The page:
Reply 16, posted (2 years 10 months 4 days 19 hours ago) and read 4987 times:
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Quoting chrisair (Reply 11):
I flew with one NWA FA who must have been with them 55+ years. She said when she started at NW, she was flying Stratocruisers and DC-6s across the Pacific to HNL and Asia.

She had some great stories. You can probably find her on the SEA-HNL route, unless she's retired.

if its who I'm thinking of, then she is still flying. She flies mostly SEA-PEK. There was only one FA from the Stratocruiser days who is still based here in SEA.



Made from jets!
User currently offlinedelta2ual From United States of America, joined Dec 2007, 620 posts, RR: 1
Reply 17, posted (2 years 10 months 4 days 13 hours ago) and read 4131 times:

According to the newest seniority list, the #1 at NW was hired in 1951 and the #1 at DL was hired in 1959. In fact, the top 4 at the new DL are PMNW. Conversely, the most junior @ NW was hired in 2008, while DL hired in 2010-2011.


From the world's largest airline-to the world's largest airline. Delta2ual
User currently offlineb727fa From United States of America, joined Jun 2011, 768 posts, RR: 0
Reply 18, posted (2 years 10 months 4 days 12 hours ago) and read 4035 times:

Quoting DFW36L (Reply 10):
Valerie is 105 years old!

Who knew FA's could live to that age in captivity? (I got your reference!)



My comments/opinions are my own and are not to be construed as the opinion(s) of my employer.
User currently offlineTOMMY767 From United States of America, joined Aug 2003, 6584 posts, RR: 9
Reply 19, posted (2 years 10 months 4 days 10 hours ago) and read 3949 times:

Quoting chrisair (Reply 15):
There was an ex-Pan Am FA on my DTW-MSP flight a few months ago. He said he worked for them for 8 years before going to NWA. He said he always wears his Pan Am tie clip.

There were a ton of ex- Pan Am f/a's that went to DL in the early 1990s. Going to NW from Pan Am seems a bit more rare. Great how he wears the tie clip!



"Folks that's the news and I'm outta here!" -- Dennis Miller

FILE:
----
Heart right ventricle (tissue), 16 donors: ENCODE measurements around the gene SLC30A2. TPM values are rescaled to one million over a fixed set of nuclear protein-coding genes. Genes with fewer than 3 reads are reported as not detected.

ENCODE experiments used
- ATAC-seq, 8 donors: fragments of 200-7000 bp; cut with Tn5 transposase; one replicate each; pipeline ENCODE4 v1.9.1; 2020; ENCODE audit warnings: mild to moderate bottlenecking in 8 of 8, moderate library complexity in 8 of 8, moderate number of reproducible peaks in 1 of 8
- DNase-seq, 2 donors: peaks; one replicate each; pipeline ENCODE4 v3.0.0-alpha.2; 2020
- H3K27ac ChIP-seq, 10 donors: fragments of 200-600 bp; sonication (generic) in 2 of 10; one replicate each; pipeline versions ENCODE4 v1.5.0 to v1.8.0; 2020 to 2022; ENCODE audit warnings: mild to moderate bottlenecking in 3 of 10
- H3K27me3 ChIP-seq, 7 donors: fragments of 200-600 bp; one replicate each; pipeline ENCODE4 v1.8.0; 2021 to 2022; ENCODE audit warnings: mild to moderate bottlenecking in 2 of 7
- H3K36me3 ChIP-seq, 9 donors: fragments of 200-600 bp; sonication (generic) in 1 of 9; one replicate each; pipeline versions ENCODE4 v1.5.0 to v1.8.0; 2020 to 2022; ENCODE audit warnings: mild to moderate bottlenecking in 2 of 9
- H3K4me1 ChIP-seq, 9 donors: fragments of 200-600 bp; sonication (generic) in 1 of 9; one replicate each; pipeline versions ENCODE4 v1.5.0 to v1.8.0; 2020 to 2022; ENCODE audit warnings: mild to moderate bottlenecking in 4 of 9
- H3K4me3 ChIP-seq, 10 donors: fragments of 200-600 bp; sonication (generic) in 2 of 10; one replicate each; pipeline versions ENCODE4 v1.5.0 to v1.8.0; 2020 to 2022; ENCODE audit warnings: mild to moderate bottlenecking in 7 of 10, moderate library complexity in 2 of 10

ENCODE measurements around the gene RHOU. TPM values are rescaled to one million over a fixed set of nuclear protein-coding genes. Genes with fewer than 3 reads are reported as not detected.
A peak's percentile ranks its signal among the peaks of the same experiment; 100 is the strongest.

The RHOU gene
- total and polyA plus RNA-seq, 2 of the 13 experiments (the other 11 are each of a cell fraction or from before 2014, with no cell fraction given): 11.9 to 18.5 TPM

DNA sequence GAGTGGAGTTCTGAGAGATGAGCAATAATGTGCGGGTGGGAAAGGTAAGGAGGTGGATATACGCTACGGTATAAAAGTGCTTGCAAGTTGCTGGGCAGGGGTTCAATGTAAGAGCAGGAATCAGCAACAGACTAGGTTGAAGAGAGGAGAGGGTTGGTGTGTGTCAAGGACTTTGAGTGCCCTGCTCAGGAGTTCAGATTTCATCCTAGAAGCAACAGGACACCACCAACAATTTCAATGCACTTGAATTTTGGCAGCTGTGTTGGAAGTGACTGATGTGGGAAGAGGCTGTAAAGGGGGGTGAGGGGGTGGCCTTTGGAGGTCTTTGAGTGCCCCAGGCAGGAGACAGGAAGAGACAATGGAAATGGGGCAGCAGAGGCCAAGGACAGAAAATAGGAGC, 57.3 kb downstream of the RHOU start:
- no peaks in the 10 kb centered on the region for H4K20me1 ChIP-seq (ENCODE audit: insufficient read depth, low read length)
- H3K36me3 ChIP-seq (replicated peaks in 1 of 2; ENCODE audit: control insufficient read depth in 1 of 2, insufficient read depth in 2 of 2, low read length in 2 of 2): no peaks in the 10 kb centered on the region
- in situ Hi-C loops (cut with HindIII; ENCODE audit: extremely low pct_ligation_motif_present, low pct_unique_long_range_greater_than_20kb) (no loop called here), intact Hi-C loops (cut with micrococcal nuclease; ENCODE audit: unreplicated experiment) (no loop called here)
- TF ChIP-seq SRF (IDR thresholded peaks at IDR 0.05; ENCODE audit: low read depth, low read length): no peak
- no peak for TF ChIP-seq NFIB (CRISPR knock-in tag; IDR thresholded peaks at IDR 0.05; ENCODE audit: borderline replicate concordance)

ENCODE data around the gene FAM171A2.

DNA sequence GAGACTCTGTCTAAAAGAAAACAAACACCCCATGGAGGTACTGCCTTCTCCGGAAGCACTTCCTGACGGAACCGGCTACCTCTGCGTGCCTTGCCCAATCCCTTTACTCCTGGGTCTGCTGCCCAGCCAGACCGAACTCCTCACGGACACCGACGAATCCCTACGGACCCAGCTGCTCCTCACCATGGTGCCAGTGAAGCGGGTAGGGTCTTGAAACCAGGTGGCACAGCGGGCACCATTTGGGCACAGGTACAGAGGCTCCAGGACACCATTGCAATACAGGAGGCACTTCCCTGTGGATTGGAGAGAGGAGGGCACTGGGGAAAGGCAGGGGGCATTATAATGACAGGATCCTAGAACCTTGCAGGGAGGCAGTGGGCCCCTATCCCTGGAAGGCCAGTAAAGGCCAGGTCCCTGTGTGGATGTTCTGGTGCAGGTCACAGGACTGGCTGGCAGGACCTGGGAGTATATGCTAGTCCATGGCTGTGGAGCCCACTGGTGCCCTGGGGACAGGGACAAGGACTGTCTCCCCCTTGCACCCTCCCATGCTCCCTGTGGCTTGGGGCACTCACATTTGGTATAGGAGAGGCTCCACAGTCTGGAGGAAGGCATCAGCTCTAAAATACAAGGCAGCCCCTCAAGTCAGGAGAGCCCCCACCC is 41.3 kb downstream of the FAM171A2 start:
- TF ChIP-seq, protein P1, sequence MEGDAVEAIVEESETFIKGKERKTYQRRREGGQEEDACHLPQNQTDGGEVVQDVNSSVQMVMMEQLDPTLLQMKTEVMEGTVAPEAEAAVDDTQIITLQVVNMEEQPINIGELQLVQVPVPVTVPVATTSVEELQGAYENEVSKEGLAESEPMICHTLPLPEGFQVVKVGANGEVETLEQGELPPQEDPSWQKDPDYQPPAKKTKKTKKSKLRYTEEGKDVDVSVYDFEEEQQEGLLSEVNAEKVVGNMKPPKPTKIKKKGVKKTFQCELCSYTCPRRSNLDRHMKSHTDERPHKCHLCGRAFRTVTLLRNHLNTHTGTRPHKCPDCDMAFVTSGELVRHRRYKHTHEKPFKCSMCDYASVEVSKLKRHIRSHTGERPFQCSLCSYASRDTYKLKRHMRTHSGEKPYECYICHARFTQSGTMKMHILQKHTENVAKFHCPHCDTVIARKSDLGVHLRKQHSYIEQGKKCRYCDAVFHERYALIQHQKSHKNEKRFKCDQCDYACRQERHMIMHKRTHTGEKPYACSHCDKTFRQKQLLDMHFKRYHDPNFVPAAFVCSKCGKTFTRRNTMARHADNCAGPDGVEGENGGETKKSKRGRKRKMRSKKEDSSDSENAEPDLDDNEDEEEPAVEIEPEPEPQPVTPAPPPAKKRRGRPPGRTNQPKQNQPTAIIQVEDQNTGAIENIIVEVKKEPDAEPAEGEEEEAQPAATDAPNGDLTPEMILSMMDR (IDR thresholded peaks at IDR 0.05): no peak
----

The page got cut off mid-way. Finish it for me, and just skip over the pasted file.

User currently offlinejfk777 From United States of America, joined Aug 2006, 8387 posts, RR: 7
Reply 20, posted (2 years 10 months 4 days 8 hours ago) and read 3875 times:
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Quoting TOMMY767 (Reply 19):
There were a ton of ex- Pan Am f/a's that went to DL in the early 1990s. Going to NW from Pan Am seems a bit more rare. Great how he wears the tie clip

The Pan Am FA's at Delta went with the sale of PA divisions DL purchased, so those numbers are large. NW never purchased any of PA business so that is one employee changing jobs of his/her own.


User currently offlinem11stephen From United States of America, joined Aug 2008, 1247 posts, RR: 1
Reply 21, posted (2 years 10 months 4 days 1 hour ago) and read 3708 times:

Quoting saab2000 (Reply 3):
There is no flight physical for F/As and the recurrent training is not very physically demanding, if at all. I do not want an 80 year old F/A evacuating the airplane in an emergency. There should either be stringent physical exams or recurrent training or there should be a mandatory retirement age.

Exactly... I don't expect F/As to have the physical abilities of Olympic athletes but they should be able to, and demonstrate the ability, to operate aircraft doors without power assist, lift life rafts, open, lift and throw overwing window exits weighing 50 pounds and perform self defense maneuvers. Most F/As don't even open or close aircraft doors during normal operations. The only time they operate them is once a year during recurrent and even then they don't experience the force required to open a door after a crash landing where the power assist has failed.